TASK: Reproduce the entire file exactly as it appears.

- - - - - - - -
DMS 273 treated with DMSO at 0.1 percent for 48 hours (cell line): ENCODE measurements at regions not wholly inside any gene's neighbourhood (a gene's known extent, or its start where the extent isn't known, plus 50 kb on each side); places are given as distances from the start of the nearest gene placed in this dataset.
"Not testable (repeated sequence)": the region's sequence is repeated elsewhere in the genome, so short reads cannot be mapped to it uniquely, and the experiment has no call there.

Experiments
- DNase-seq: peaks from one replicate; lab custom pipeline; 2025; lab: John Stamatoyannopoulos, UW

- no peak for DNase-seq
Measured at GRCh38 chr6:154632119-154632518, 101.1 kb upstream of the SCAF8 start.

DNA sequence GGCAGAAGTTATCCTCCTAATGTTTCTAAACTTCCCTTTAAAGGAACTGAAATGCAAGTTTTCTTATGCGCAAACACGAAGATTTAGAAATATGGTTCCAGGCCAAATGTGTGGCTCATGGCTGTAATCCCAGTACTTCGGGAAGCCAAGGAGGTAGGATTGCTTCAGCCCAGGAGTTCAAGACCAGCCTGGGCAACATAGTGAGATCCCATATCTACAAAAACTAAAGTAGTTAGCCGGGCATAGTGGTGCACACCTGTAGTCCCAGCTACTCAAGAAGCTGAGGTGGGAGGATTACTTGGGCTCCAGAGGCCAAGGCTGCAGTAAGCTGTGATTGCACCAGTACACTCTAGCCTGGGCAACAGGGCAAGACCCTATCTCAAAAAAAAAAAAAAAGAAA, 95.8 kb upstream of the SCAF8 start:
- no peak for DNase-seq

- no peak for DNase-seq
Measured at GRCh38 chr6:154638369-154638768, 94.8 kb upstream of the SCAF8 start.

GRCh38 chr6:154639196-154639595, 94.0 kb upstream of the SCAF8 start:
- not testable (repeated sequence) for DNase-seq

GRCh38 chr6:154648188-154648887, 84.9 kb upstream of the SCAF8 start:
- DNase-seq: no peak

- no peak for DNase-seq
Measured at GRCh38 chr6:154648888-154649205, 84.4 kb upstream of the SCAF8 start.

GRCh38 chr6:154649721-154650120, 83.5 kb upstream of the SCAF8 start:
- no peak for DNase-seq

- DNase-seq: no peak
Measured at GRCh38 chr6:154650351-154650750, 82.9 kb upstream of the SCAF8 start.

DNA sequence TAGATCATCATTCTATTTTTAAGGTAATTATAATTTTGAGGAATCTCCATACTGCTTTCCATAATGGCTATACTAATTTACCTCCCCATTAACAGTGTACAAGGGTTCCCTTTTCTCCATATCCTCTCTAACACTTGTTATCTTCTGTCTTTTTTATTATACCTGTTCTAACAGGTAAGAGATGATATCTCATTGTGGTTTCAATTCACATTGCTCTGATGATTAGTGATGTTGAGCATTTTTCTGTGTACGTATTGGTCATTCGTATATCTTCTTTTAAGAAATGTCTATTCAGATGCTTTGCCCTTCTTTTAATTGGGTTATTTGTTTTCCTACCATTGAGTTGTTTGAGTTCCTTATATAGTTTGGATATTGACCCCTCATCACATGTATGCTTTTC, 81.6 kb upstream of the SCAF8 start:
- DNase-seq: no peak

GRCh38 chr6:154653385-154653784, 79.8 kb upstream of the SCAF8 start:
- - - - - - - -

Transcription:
DMS 273 treated with DMSO at 0.1 percent for 48 hours (cell line): ENCODE measurements at regions not wholly inside any gene's neighbourhood (a gene's known extent, or its start where the extent isn't known, plus 50 kb on each side); places are given as distances from the start of the nearest gene placed in this dataset.
"Not testable (repeated sequence)": the region's sequence is repeated elsewhere in the genome, so short reads cannot be mapped to it uniquely, and the experiment has no call there.

Experiments
- DNase-seq: peaks from one replicate; lab custom pipeline; 2025; lab: John Stamatoyannopoulos, UW

- no peak for DNase-seq
Measured at GRCh38 chr6:154632119-154632518, 101.1 kb upstream of the SCAF8 start.

DNA sequence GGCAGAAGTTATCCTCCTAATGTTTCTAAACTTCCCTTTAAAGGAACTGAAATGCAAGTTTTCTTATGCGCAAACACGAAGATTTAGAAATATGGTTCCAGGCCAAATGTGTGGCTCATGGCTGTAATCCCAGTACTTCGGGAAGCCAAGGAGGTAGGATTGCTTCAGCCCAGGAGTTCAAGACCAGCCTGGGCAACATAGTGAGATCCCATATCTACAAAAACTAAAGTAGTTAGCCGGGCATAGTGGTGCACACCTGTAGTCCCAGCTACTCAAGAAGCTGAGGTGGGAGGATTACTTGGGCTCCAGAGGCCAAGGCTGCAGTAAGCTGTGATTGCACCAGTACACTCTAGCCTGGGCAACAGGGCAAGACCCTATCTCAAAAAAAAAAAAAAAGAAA, 95.8 kb upstream of the SCAF8 start:
- no peak for DNase-seq

- no peak for DNase-seq
Measured at GRCh38 chr6:154638369-154638768, 94.8 kb upstream of the SCAF8 start.

GRCh38 chr6:154639196-154639595, 94.0 kb upstream of the SCAF8 start:
- not testable (repeated sequence) for DNase-seq

GRCh38 chr6:154648188-154648887, 84.9 kb upstream of the SCAF8 start:
- DNase-seq: no peak

- no peak for DNase-seq
Measured at GRCh38 chr6:154648888-154649205, 84.4 kb upstream of the SCAF8 start.

GRCh38 chr6:154649721-154650120, 83.5 kb upstream of the SCAF8 start:
- no peak for DNase-seq

- DNase-seq: no peak
Measured at GRCh38 chr6:154650351-154650750, 82.9 kb upstream of the SCAF8 start.

DNA sequence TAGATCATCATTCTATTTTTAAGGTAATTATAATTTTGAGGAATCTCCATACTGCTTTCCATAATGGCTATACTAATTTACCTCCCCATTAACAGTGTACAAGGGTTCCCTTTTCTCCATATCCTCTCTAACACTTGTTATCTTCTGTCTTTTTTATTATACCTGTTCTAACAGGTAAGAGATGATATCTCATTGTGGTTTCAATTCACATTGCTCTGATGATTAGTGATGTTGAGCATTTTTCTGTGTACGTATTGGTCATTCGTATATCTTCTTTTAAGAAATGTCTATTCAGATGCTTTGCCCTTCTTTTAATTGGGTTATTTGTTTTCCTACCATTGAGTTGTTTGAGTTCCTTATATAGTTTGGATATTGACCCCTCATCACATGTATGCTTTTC, 81.6 kb upstream of the SCAF8 start:
- DNase-seq: no peak

GRCh38 chr6:154653385-154653784, 79.8 kb upstream of the SCAF8 start: